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Latest polls in WA election: analyst -

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ELIZABETH JACKSON: Latest polls suggest that Labor will sweep to power in Western Australia today. Newspoll, shows Labor leading the Coalition 54 to 46 per cent in two party preferred terms.
That would translate to Labor taking 39 of the 54 seats in the Lower House and end Colin Barnett's 8 and a half year run as Premier.

The poll also shows a dramatic drop in support for Pauline Hanson's One Nation Party. It's been a lively campaign, culminating in a last-minute rift between the Liberals and Nationals after the Premier detailed massive cuts to the Royalties for Regions program, which has delivered millions of dollars to rural communities.

There were also challenges for One Nation after its leader struggled with candidates and was challenged about her statements on immunisation and Vladimir Putin.

For more on today's Newspoll I spoke to election analyst William Bowe, otherwise known as 'The Poll Bludger':

WILLIAM BOWE: It's accorded with my perspective during the campaign. There's been a bit of disparity in polls during the campaign, in that another pollster, ReachTEL has come up with more favourable results for the Liberal Party.

But I think the view is that these polls conducted by Galaxy, either in their own name or for Newspoll - the same organisation does both polls - have had Labor well ahead. This poll follows that trend and I think political insiders are saying that that's what they expect: that we are looking at a swing to Labor of solidly over 10 per cent, which should be more than enough to get them a majority.

ELIZABETH JACKSON: How problematic is this rift within the Coalition, based on Colin Barnett's decision to make savings out of the Royalties for Regions program?

WILLIAM BOWE: It's one of a number of things we've seen in the campaign which bespeaks the Liberal Party's lack of confidence.

You know, they've done this at the very end of the election campaign. I don't think this was part of their battle plan going into the campaign - at the end of the campaign, hoping to sort of swing back those late-deciding voters.

The momentum didn't seem to be going their way. They thought that the one thing that they really had to maximise were their credentials as superior economic managers, which the Liberal Party always has in the minds of voters; and to emphasise that point by putting hard figures on the degree to which they will reduce debt, and that debt figure is really creeping into the public consciousness, would sharpen their campaign, to the extent that it would hopefully for them counter-balance the problems they were going to have with the National Party.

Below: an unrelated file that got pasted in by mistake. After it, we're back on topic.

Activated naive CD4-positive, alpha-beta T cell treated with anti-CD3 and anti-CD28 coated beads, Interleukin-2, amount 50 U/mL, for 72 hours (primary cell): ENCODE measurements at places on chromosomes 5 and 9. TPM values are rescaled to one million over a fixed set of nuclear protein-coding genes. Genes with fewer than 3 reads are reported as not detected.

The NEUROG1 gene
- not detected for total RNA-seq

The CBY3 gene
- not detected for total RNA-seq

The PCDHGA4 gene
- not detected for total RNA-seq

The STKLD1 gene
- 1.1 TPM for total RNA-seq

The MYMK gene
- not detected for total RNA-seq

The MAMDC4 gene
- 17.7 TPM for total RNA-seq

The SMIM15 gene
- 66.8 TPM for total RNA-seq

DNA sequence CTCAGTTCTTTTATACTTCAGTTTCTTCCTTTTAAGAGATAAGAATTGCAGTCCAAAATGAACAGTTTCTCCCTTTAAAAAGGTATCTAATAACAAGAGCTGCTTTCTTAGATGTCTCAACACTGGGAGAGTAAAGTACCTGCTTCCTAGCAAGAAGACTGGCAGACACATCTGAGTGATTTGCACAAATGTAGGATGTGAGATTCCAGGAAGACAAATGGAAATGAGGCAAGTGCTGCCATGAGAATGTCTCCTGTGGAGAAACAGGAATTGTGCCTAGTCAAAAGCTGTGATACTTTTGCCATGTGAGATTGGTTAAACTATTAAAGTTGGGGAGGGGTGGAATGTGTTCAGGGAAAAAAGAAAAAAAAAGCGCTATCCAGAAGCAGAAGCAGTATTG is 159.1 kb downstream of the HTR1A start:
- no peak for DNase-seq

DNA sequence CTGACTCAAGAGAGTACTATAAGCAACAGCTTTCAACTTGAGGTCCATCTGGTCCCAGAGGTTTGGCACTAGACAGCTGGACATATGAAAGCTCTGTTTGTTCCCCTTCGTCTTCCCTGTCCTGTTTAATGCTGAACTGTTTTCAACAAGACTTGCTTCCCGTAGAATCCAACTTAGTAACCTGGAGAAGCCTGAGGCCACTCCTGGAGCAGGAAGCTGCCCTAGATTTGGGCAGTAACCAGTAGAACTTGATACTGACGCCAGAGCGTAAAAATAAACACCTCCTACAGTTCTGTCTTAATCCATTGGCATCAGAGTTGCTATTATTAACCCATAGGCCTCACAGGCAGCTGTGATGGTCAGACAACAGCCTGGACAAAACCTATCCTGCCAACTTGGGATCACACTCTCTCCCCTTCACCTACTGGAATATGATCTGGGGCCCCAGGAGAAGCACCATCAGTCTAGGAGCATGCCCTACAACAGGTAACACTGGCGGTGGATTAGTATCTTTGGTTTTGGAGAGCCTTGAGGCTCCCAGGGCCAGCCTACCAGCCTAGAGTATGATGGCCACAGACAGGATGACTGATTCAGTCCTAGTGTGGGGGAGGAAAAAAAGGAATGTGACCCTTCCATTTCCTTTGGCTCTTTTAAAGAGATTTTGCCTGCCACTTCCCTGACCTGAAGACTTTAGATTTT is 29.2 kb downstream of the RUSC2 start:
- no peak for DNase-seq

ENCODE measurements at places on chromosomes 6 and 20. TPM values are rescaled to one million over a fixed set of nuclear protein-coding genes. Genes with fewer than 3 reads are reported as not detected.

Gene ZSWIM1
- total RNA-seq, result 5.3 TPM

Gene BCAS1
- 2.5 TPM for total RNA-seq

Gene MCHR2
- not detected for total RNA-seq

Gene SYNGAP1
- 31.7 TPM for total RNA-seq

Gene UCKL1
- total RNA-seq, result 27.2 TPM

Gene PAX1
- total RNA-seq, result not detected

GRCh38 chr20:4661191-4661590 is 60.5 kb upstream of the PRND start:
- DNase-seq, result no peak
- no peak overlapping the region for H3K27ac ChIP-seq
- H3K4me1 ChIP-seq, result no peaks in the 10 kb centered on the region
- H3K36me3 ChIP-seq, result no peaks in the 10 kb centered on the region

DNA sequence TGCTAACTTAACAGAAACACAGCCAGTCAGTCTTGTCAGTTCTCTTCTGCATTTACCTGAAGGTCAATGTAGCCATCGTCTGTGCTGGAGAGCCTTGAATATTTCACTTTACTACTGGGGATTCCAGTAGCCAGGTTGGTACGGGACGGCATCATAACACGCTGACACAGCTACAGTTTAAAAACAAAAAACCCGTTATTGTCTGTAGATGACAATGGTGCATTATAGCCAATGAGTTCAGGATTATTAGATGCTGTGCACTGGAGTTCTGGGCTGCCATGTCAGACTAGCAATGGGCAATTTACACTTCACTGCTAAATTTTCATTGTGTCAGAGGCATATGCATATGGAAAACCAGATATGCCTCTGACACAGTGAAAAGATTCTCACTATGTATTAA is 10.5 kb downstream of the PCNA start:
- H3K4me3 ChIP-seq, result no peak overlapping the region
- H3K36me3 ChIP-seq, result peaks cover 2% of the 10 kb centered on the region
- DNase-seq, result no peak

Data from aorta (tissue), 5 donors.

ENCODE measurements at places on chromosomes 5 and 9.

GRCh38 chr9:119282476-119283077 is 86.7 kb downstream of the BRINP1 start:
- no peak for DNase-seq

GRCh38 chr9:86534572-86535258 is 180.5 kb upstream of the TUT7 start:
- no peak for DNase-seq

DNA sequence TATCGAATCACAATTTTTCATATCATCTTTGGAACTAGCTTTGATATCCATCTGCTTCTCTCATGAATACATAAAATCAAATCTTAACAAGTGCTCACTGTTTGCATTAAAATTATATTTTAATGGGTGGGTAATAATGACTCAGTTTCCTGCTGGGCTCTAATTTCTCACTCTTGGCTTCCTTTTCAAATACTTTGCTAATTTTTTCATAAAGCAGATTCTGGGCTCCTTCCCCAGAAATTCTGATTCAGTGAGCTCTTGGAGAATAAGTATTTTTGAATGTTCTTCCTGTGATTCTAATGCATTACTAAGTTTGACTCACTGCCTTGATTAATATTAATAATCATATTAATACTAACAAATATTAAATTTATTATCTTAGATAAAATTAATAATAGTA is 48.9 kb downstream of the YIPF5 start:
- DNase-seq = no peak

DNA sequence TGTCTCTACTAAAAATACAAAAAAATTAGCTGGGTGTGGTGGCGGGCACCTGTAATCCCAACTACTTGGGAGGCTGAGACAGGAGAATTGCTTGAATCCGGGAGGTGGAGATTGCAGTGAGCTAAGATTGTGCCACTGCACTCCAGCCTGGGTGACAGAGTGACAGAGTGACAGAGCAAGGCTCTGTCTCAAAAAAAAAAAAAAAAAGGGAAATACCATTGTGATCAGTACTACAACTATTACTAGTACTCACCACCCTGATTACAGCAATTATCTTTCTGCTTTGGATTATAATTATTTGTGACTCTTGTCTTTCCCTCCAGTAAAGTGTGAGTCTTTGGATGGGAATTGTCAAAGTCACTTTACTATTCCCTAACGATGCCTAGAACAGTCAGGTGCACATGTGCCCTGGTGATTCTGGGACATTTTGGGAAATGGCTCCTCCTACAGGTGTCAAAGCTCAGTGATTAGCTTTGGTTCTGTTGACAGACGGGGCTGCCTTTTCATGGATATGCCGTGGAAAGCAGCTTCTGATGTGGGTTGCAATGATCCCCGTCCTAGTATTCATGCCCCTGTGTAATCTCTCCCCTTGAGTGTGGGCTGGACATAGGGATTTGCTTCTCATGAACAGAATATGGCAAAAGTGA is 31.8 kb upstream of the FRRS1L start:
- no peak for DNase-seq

But those problems are considerable and they are going to, I think, be a boon for the National Party in the regions. And it's not an election-winning gambit from a party that, you know, really thinks it's on top of the game.

ELIZABETH JACKSON: So we've had a lot of political leaders say in the past that disunity is death. I wonder whether this development - as you say, at the 11th hour is going to make voters change their minds, perhaps, about how they do vote?

WILLIAM BOWE: It's a sort of desperation move, which is one that is more likely to cause them more harm than good, but they thought the dice worth rolling just in case it plays out the way that they hoped. And it really did gain traction among voters who are worried about the debt level.

But I think the problem with that is that it really reinforces the notion that the non-Labor forces are splintering; and, as you say, 'Disunity is death' is, you know, an age-old political axiom for a very good reason.

What the situation at present reminds me of is the period of Peter Beatty's ascendancy in Queensland. Back then, you had the National Party, the Liberal Party and the One Nation Party all jockeying for position, competing with each other as much as they were competing with Labor.

And on the other side of the fence you had a very clearly united party, where the leader was in the ascendant. And for swinging voters who want a bit of stability and a government that looks like they've got their act together, there really was not choice at all. And Peter Beatty won a series of landslide victories.

ELIZABETH JACKSON: Are we going to see, William, a larger assortment of minor parties in the Upper House in WA?

WILLIAM BOWE: Very likely, I think. Certainly, One Nation. It will be extremely surprising if they don't at least bag a handful of Upper House seats in the non-metropolitan Upper House regions.

My feeling has always been that they will win one in each of the three. And three seats in the context of this election should be enough to win them the balance of power in their own right.

ELIZABETH JACKSON: That's election analyst William Bowe, joining us there from Perth.